So... back to Small Press Month. Perfect time for me to hunker down with some extra marketing. I will probably use this as the excuse I was looking for to send my local newspapers a press release on the book. Every business owner should find any excuse they can to send the local papers a press release. When I owned my business, we were featured a few times in the local papers. When my first book came out, same thing.

Another good way for a business owner to use "National Something Month" is to educate their customers and potential customers. Before the month is over, I will post about my path through independent/small publishing. Promise.

Have an interesting marketing idea to share? I would love to hear it!

And in honor of all the things in March, please get yourself some frozen food (ice cream counts or some frozen pie if it's March 14th) and honor the Small Press by reading a copy of my book.

(* My first two books, Cute Little Store and Cute Little Store 2 were published by Outskirts Press. Minding My Business was published in Oct 2013 by Skyhorse Publishing)

Feb 14

Snow Storm = Unplanned Expenses

This morning, I drove past the retail center where my store used to be. Several piles of snow had been constructed to make way for cars to enter and exit the parking lot. It brought back memories of snow and problems with my landlord and paying out money I didn't have... <shiver> and why I wish as a small business owner, I would have kept an emergency fund.

I thought I discussed this story in detail in my book, but apparently not. On page 27-28, I wrote a teeny tiny bit about the related topics, but I never tied it together in the larger story.

Here's the small extract from those pages:
 "Common Area Maintenance (CAM) increases: In addition to rent, you typically also pay something called CAM or triple-net. This covers the maintenance costs like landscaping and snow removal in your shopping center. It’s typically not fixed—it goes up and down each year based on the real cost of the year before. Also, when the landlord figures out whether or not it goes up or down, they can also charge you a one-time payment to cover the previous year’s actual costs (or give you a credit if costs were less than expected). Well, after the first full year, when our assessment came in, we owed almost twice our rent! It was a lot of money at the time and was completely outrageous. It almost put us out of business.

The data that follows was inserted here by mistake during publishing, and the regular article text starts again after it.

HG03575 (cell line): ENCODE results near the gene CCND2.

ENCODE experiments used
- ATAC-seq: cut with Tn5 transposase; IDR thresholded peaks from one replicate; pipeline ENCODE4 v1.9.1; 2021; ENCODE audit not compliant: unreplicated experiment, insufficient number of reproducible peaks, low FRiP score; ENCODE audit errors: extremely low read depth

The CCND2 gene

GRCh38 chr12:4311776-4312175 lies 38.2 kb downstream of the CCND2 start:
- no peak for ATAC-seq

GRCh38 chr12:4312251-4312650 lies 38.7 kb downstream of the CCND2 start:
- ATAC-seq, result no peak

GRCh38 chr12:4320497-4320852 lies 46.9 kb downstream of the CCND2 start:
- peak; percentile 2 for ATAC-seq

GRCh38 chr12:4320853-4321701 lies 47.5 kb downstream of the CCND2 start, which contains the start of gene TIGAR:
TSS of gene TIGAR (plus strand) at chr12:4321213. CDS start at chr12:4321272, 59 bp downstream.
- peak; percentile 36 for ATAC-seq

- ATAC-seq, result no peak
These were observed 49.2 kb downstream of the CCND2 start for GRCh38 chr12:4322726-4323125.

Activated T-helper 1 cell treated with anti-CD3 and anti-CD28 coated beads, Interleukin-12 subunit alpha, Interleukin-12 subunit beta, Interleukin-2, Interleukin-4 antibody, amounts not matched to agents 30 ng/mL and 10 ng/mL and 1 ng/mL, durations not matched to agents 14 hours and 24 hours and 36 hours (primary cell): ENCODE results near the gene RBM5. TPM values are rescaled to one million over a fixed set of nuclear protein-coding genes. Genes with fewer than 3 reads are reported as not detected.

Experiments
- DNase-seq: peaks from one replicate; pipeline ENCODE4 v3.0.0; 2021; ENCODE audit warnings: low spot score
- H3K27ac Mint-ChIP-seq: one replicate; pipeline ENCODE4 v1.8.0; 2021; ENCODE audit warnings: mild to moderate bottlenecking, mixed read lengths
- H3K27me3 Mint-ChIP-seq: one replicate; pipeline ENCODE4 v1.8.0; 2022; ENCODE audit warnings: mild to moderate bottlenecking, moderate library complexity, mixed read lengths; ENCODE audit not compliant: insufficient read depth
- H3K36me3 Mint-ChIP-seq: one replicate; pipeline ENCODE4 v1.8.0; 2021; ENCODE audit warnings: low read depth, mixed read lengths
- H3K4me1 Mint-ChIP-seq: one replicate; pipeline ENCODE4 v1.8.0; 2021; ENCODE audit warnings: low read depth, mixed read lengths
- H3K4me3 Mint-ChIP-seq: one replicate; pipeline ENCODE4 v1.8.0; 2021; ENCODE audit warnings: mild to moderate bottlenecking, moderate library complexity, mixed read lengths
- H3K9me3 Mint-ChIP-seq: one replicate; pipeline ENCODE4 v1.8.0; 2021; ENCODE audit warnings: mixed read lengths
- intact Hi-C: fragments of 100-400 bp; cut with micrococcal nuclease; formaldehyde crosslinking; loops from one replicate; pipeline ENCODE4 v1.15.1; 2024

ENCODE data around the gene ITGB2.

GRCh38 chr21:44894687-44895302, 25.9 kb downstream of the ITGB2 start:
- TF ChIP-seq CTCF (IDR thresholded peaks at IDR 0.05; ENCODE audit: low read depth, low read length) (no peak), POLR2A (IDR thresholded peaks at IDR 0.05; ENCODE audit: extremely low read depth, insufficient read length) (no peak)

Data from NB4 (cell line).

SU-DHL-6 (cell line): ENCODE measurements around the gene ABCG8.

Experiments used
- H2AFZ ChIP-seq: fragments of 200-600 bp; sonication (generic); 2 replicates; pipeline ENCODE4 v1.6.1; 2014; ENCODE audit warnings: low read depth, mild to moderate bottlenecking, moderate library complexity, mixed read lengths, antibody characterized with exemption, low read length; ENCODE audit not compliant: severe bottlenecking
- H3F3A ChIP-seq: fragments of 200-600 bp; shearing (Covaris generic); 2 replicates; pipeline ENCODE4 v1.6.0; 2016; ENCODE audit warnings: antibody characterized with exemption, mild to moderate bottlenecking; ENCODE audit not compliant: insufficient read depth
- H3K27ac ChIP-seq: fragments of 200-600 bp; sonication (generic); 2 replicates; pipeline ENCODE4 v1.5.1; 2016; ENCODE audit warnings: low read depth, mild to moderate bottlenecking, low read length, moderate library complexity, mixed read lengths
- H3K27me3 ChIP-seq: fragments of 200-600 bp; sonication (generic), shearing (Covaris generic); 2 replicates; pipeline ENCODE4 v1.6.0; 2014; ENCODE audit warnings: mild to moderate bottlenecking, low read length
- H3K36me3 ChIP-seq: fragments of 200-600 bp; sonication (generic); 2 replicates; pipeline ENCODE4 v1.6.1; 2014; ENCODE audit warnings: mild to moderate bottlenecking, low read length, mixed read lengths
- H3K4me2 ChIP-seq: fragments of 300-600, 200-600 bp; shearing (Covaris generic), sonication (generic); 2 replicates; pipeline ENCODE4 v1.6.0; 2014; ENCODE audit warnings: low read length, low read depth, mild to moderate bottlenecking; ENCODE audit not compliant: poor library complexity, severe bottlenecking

Snow Removal: Our first winter brought a huge snow storm, and even though we were required to be open, the snow removal in our parking lot was miserable. We got phone calls from several customers saying they tried to get to us but couldn't. In two or three days, I estimate we lost at least $500 worth of business solely from the people who told us they couldn't get through. I don’t want to think about how many couldn't get through who we don’t know about. "

I need to tell you the story today, because it's a GREAT example of the unexpected financial things that could pop up.  It's a GREAT example of why you NEED to have an emergency fund if you're a small business owner.

Yes, in February 2003 we were hit with an unexpected snow storm that dumped an unusually large quantity of snow on the region. Everything was closed, of course. But as a fairly recent business owner that catered to families with kids, all of whom had a snow day, I felt the need to make sure my store was open.